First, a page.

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Journal Article

Citation

Workman TA. Health Commun. 2001; 13(4): 427-447.

Affiliation

NU Directions, University of Nebraska--Lincoln, 68588, USA. tworkman3@unl.edu

Copyright

(Copyright © 2001, Informa Healthcare)

DOI

unavailable

PMID

11771805

Abstract

College drinking has traditionally been studied from a public health perspective that attempts to quantify behavior as a means toward description, explanation, and intervention. This article offers a critical and cultural approach to understanding the meanings and functions of high-risk drinking and the ways in which those meanings are reproduced within the culture. Data were collected via an ethnographic study of fraternity members at a large midwestern university to explore the communication of excessive drinking norms. Viewed from various narrative and structural theories, the study examines collected drinking stories as a source for analyzing the construction of meanings surrounding drunkenness for the fraternity subculture. Five themes emerged as functions of drunkenness for the culture. Implications for prevention are discussed.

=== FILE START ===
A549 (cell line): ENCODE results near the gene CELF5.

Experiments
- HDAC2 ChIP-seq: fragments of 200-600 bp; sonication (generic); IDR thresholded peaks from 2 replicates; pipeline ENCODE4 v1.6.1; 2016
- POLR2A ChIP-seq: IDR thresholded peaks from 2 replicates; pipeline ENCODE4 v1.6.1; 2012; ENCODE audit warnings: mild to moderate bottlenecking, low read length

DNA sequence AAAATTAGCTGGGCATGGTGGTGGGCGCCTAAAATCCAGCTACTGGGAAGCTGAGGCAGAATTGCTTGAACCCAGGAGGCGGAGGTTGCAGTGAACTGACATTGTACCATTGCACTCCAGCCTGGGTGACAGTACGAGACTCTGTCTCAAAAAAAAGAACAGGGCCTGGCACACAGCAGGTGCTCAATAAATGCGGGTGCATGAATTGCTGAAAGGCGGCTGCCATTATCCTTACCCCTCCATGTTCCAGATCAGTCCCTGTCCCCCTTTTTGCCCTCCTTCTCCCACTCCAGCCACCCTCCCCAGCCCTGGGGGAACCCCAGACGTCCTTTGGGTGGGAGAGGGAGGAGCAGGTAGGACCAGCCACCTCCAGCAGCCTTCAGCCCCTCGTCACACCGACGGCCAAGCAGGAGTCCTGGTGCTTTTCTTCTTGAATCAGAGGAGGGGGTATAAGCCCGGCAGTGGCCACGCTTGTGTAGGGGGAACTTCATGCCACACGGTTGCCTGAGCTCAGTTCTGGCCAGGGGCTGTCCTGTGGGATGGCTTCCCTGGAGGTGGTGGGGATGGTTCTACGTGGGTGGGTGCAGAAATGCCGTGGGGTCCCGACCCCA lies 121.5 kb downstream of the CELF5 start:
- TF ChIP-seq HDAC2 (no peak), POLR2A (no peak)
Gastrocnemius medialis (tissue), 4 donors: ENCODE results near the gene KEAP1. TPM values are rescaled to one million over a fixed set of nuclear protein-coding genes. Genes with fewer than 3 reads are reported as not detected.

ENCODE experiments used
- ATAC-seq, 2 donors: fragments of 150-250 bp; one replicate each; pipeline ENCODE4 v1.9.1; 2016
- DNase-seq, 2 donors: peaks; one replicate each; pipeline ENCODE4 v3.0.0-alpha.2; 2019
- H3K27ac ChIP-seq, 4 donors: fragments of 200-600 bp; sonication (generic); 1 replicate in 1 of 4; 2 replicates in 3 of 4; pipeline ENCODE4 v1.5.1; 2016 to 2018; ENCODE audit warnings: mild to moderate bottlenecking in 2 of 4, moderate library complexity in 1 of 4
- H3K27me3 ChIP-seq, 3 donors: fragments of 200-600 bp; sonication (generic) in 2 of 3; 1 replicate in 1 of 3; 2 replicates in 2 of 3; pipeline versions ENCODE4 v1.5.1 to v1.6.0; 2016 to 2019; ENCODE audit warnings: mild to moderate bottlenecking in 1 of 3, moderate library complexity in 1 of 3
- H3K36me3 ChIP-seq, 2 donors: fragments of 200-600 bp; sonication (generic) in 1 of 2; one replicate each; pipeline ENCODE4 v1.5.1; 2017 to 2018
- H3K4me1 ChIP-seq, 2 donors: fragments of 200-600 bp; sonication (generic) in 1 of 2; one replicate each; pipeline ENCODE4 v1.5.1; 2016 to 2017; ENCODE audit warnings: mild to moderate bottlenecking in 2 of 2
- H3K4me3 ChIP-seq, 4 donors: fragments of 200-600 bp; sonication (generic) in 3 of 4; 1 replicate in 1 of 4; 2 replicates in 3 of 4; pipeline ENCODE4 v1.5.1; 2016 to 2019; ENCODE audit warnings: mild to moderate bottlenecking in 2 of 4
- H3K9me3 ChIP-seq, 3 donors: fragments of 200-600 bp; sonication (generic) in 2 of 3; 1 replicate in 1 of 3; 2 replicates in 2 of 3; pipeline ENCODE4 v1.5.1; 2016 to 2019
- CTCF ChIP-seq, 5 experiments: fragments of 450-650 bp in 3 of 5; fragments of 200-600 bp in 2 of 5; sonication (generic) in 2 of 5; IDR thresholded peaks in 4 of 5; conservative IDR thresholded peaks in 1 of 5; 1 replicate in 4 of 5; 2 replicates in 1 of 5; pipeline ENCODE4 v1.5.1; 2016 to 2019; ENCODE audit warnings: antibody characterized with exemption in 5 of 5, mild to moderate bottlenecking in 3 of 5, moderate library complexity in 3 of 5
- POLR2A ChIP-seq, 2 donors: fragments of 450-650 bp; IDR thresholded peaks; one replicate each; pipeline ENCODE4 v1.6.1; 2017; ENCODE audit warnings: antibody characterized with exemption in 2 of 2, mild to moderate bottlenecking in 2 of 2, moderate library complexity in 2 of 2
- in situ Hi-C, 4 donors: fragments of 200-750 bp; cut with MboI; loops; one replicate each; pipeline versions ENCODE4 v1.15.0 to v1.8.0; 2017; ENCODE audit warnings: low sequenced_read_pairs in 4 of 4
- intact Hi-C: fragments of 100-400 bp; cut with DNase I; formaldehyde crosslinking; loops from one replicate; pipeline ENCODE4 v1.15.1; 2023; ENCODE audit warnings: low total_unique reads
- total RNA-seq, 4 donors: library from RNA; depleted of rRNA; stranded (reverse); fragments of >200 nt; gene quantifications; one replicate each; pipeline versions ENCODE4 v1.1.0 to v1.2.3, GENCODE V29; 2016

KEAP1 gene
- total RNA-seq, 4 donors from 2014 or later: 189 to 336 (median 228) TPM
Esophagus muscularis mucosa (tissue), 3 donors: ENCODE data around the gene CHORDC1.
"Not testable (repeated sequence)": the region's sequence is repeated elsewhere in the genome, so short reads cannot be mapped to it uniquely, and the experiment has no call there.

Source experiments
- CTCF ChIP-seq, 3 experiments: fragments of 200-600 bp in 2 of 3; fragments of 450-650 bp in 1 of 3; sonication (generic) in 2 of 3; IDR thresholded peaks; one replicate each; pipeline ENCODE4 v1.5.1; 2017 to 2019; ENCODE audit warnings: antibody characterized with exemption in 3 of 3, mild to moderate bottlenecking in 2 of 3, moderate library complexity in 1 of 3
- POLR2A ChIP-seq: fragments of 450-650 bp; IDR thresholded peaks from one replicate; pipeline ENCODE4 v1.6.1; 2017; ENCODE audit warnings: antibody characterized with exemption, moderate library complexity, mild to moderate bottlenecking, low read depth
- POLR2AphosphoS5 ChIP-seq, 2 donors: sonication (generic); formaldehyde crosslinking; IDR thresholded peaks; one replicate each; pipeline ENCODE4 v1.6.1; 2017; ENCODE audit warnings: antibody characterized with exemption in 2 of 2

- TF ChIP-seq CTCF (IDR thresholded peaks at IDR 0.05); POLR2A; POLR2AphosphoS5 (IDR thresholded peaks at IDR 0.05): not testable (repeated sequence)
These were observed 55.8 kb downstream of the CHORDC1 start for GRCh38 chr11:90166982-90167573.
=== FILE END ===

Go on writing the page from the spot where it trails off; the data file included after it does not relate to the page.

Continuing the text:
Language: en

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